Regardless of what classes you use, the main concept behind dividing racers into classes, beyond giving more people a chance to be a winner, is to make winning the race as fair as possible.

If that includes creative categories like Clydesdale or Masters, you should consider hybrids in your next race.

Perfect System, Imperfect People
There is a dark side to the category and class system.

We call them Sandbaggers.

Sandbaggers?

Yes. Those tools that register for a race in a category and/or class far below their skill level, in order to gain an unfair advantage.

Can you stop sandbaggers from registering for categories and classes they don’t belong in?

Unfortunately, no. Some sandbaggers don’t know they’re sandbaggers.

They have skills, but have never raced. You can’t help it if you have never raced before and end up crushing all the beginners.

And that’s ok.

Slow or out-of-shape racers do this too. They are highly skilled, but choose their category based on speed rather than skill. They don’t ever podium, but they often don’t care if they do. They are there just to enjoy the race.

That’s ok too.

What is not ok, is that racer that knows damn well they can crush beginners, but still goes around to local races and register as a beginner, just so they can podium in a class they don’t belong in.

Since the goal of any sandbaggers is to look for the advantage that will give them an easy win, they continuously refuse to upgrade to a level where they will actually be challenged.

Although there is no surefire way to stop sandbaggers in local races, there are some tactics you can try to curb their impact.

Regional and national races use licenses and race records to deal with sandbaggers. Win too many podiums in a year or two, and be expected to have your category upgraded for you.

The good news is that the category and class system does work in most situations, and racers often police themselves.

The bad news is that unless you include rules or policies to force repeat winners to go up a category, you will have a difficult time weeding out sandbaggers from your races.

No category and class system will be perfect enough to stop all sandbaggers.

However, if you know that sandbaggers will always exist, and that they will continuously try to skirt your category and class system, you will be better prepared to deal with them when they show up.

Limited Resources as Constraints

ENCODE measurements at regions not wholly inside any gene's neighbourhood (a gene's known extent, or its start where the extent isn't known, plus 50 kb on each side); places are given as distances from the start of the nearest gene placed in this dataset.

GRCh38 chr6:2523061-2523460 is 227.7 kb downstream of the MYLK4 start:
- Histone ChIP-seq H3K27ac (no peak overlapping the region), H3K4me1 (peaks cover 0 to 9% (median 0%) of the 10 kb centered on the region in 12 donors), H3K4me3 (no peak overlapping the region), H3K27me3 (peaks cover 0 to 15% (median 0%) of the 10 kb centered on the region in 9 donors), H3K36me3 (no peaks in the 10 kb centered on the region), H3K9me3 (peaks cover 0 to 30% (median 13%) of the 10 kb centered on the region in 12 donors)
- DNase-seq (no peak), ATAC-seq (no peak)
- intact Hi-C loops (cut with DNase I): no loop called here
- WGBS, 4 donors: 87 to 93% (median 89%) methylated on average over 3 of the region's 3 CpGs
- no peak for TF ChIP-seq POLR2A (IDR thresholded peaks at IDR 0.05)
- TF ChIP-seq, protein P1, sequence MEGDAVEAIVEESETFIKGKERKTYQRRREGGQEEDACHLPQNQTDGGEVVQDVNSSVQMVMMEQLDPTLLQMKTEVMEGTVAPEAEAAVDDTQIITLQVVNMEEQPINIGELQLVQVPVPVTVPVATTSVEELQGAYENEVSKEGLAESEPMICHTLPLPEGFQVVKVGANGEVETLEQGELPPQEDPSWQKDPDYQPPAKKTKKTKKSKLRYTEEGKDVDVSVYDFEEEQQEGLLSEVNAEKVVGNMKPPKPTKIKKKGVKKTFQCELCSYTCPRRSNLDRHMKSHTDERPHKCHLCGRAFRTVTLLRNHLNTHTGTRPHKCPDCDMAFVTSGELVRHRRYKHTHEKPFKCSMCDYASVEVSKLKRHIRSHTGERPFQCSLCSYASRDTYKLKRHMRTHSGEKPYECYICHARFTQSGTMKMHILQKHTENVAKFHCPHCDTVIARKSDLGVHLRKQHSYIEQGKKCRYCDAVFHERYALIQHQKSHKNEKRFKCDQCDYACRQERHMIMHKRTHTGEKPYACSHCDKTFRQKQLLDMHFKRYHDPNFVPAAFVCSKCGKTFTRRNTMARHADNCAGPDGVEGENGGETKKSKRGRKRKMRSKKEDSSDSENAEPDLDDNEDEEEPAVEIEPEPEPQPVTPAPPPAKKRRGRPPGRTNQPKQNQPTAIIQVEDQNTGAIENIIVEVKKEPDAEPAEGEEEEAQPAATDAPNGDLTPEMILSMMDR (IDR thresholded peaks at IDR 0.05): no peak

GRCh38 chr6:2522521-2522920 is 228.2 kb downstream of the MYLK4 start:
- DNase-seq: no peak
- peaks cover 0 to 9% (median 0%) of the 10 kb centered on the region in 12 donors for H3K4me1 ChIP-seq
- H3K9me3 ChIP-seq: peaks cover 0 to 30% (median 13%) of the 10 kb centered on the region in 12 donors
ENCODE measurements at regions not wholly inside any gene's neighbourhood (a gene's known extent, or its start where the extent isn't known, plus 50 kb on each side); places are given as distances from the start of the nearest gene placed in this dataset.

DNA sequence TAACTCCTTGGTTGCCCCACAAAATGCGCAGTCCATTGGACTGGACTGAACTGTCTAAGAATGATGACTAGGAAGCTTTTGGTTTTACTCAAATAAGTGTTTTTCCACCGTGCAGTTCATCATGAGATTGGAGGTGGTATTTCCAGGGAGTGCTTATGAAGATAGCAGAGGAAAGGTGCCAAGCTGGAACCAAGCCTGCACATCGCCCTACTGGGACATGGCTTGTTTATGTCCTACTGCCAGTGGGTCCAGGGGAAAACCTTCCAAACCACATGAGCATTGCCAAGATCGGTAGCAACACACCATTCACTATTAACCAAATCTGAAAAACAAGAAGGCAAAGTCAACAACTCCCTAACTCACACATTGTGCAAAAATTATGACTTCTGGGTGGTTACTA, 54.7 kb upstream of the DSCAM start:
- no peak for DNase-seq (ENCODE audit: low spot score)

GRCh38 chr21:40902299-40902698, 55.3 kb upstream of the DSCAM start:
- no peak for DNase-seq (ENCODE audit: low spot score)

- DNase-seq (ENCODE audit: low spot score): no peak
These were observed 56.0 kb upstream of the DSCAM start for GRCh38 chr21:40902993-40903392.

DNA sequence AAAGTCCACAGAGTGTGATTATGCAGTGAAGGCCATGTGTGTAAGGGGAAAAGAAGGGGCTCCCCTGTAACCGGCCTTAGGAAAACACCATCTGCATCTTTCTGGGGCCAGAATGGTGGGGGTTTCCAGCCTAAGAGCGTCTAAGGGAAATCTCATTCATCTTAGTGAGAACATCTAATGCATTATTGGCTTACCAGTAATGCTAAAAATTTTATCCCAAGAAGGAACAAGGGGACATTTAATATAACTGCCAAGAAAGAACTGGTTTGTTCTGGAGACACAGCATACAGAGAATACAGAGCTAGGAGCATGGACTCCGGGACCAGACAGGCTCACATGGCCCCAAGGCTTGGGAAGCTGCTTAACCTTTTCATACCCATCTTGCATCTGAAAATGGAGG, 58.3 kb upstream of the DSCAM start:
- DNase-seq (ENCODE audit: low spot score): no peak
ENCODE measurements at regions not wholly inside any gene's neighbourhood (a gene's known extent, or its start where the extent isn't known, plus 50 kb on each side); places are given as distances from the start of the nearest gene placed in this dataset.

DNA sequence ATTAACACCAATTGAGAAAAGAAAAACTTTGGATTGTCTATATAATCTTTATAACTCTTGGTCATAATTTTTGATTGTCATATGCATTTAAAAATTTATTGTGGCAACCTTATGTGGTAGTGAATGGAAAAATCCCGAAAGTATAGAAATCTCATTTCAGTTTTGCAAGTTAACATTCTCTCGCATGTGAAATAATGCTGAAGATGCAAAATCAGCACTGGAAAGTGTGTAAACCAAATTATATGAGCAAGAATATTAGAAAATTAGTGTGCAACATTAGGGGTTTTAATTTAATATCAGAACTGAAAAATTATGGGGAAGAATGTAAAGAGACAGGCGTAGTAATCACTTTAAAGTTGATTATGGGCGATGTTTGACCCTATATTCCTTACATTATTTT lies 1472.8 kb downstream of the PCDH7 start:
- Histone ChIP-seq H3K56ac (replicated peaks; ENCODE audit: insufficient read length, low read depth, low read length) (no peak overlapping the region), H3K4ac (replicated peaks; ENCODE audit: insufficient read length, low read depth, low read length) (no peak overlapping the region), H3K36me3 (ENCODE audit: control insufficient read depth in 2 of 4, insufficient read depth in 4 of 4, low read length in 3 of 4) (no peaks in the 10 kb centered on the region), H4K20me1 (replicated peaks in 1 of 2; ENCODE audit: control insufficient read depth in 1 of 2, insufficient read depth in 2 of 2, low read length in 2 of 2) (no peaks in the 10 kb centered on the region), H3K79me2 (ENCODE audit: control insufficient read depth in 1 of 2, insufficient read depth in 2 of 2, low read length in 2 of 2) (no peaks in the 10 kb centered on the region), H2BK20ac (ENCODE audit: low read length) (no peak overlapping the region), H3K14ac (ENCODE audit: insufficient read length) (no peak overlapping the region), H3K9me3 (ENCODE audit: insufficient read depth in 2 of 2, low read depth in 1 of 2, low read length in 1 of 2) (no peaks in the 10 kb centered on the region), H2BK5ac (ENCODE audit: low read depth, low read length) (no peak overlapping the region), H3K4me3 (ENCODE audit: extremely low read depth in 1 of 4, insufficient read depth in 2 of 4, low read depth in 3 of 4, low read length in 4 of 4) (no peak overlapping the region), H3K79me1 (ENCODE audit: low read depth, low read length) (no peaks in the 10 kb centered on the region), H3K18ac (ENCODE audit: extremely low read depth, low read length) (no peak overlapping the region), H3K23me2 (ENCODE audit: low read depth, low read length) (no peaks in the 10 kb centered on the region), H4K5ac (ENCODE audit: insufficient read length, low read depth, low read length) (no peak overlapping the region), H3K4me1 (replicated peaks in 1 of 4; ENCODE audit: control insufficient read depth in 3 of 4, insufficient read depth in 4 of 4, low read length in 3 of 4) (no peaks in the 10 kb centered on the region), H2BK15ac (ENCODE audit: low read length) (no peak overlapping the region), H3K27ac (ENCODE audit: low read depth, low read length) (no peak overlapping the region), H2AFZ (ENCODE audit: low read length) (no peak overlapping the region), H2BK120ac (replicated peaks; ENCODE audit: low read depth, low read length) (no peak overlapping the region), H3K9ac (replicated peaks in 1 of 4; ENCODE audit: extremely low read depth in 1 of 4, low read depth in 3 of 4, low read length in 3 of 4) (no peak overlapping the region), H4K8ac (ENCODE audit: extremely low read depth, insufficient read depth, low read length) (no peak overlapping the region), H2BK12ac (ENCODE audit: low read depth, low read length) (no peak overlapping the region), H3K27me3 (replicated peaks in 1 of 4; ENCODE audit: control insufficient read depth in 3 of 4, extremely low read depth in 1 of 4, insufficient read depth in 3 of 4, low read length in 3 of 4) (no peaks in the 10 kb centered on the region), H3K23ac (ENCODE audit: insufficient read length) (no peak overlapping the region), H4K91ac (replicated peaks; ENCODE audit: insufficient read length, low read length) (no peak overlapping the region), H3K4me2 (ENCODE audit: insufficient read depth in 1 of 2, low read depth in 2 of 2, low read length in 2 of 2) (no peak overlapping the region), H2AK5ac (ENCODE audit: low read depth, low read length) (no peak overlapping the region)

You can slice-and-dice your event into all sorts of categories and classes.

You can use official structures, or mix-and-match with creative hybrid creations.

If you are doing your own race, and using your own rules, you can build any structure you want.

The list can be endless, especially when the goal of your race is to make as many racers feel like winners as possible.

Remember, those that win, race again™ (You can’t say this enough)!

However, you will always be constrained by how many podiums you can afford.

Yup, next to insurance and greens fees, your podium awards will be your biggest expense.

With each class you create comes a top-3, or top-5, finishers podium. Multiply each class you include in your race with the number of potential winners during each podium, and you quickly discover how many prizes, medals, or cash purses you need to give out.

You do not want to break the bank by trying to give an award to everyone.

So don’t go overboard your first time out.

Start by using an existing category and class structure. You can adapt your races to include some of the under-represented racer category/class hybrids only after you’ve run your first few races using a category and class system that you can manage.

When you know more about your racers, then you can consider increasing the number of podiums you will want to promote.

Until then, Keep it simple and save yourself some time and effort when considering what you should, and should not, include in your first race categories and classes.

Posted by Kyle Bondo

Kyle Bondo is a thinker, podcaster, author, and creative strategy dragon seeking to make a small dent in the universe. He is the founder of Reckoneer, host of the Merchants of Dirt Podcast and Get Lost Racing Podcast podcasts, and an avid adventure racer. As a successful race promoter with over 20+ years in the endurance racing industry, Kyle has helped many race directors and race promoters start and improve their own races so that they too can share their passion for endurance sports with others.